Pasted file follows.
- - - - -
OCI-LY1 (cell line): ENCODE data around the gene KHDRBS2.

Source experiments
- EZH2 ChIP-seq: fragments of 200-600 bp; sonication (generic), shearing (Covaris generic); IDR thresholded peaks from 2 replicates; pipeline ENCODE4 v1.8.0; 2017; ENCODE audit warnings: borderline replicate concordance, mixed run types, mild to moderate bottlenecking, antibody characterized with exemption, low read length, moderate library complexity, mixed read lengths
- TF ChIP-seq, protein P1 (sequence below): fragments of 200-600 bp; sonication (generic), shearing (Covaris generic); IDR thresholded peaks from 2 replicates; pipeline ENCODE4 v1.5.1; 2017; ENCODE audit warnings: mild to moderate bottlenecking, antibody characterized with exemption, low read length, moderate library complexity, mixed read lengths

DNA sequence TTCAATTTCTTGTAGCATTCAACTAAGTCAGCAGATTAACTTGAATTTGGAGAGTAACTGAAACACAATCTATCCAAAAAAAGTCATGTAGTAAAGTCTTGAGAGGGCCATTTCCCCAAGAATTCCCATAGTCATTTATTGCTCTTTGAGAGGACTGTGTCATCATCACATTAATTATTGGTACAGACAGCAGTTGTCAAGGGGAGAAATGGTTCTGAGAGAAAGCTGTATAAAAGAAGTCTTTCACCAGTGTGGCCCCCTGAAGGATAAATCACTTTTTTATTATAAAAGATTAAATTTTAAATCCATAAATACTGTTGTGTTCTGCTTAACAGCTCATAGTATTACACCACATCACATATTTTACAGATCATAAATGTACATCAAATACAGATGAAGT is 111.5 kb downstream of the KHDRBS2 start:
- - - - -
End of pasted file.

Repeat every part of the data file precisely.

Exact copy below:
OCI-LY1 (cell line): ENCODE data around the gene KHDRBS2.

Source experiments
- EZH2 ChIP-seq: fragments of 200-600 bp; sonication (generic), shearing (Covaris generic); IDR thresholded peaks from 2 replicates; pipeline ENCODE4 v1.8.0; 2017; ENCODE audit warnings: borderline replicate concordance, mixed run types, mild to moderate bottlenecking, antibody characterized with exemption, low read length, moderate library complexity, mixed read lengths
- TF ChIP-seq, protein P1 (sequence below): fragments of 200-600 bp; sonication (generic), shearing (Covaris generic); IDR thresholded peaks from 2 replicates; pipeline ENCODE4 v1.5.1; 2017; ENCODE audit warnings: mild to moderate bottlenecking, antibody characterized with exemption, low read length, moderate library complexity, mixed read lengths

DNA sequence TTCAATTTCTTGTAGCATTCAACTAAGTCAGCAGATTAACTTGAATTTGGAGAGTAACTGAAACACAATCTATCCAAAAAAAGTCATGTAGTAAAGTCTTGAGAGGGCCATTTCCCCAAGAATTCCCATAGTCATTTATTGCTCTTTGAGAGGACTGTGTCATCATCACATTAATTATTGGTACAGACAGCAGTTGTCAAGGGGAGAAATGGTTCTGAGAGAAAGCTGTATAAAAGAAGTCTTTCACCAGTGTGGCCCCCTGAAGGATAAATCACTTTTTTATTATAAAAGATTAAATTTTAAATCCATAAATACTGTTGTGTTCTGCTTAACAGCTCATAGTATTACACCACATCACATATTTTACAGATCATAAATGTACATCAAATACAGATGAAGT is 111.5 kb downstream of the KHDRBS2 start: